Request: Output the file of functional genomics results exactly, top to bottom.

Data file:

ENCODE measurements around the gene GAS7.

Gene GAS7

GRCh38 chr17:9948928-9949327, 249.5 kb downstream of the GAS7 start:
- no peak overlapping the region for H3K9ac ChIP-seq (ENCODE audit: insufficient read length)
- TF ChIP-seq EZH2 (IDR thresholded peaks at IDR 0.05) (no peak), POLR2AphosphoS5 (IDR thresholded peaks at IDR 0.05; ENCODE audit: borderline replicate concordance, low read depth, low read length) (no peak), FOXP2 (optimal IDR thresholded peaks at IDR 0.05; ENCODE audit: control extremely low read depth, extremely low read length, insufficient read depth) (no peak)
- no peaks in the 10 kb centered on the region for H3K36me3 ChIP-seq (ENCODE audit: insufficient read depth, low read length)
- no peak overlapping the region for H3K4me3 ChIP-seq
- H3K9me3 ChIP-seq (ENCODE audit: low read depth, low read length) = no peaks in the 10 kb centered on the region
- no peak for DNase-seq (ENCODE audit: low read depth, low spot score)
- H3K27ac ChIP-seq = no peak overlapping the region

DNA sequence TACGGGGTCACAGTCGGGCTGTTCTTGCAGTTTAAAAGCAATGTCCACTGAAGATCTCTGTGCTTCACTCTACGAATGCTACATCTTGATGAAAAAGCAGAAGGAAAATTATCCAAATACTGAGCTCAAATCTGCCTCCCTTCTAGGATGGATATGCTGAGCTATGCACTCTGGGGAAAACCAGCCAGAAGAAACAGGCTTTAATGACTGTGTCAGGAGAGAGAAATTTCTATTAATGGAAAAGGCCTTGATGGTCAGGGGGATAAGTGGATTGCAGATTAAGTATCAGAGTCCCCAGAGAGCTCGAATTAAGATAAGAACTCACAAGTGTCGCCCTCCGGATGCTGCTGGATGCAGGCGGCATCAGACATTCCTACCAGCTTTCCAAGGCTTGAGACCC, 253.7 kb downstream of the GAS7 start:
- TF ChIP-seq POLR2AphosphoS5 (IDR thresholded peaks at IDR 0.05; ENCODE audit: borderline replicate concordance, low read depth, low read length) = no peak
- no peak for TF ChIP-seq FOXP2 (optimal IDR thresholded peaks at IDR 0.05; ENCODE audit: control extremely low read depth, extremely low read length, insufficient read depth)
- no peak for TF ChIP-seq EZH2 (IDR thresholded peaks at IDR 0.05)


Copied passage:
ENCODE measurements around the gene GAS7.

Gene GAS7

GRCh38 chr17:9948928-9949327, 249.5 kb downstream of the GAS7 start:
- no peak overlapping the region for H3K9ac ChIP-seq (ENCODE audit: insufficient read length)
- TF ChIP-seq EZH2 (IDR thresholded peaks at IDR 0.05) (no peak), POLR2AphosphoS5 (IDR thresholded peaks at IDR 0.05; ENCODE audit: borderline replicate concordance, low read depth, low read length) (no peak), FOXP2 (optimal IDR thresholded peaks at IDR 0.05; ENCODE audit: control extremely low read depth, extremely low read length, insufficient read depth) (no peak)
- no peaks in the 10 kb centered on the region for H3K36me3 ChIP-seq (ENCODE audit: insufficient read depth, low read length)
- no peak overlapping the region for H3K4me3 ChIP-seq
- H3K9me3 ChIP-seq (ENCODE audit: low read depth, low read length) = no peaks in the 10 kb centered on the region
- no peak for DNase-seq (ENCODE audit: low read depth, low spot score)
- H3K27ac ChIP-seq = no peak overlapping the region

DNA sequence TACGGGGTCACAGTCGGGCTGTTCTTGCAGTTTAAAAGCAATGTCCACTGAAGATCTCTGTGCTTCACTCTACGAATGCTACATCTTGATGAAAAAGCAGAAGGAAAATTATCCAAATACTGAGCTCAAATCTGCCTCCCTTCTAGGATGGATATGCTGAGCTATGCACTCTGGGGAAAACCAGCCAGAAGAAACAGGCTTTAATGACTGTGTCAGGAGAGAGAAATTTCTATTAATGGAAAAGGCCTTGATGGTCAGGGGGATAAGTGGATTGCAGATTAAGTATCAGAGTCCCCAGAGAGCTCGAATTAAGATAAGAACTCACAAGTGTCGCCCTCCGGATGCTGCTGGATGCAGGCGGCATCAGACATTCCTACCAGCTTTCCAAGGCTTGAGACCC, 253.7 kb downstream of the GAS7 start:
- TF ChIP-seq POLR2AphosphoS5 (IDR thresholded peaks at IDR 0.05; ENCODE audit: borderline replicate concordance, low read depth, low read length) = no peak
- no peak for TF ChIP-seq FOXP2 (optimal IDR thresholded peaks at IDR 0.05; ENCODE audit: control extremely low read depth, extremely low read length, insufficient read depth)
- no peak for TF ChIP-seq EZH2 (IDR thresholded peaks at IDR 0.05)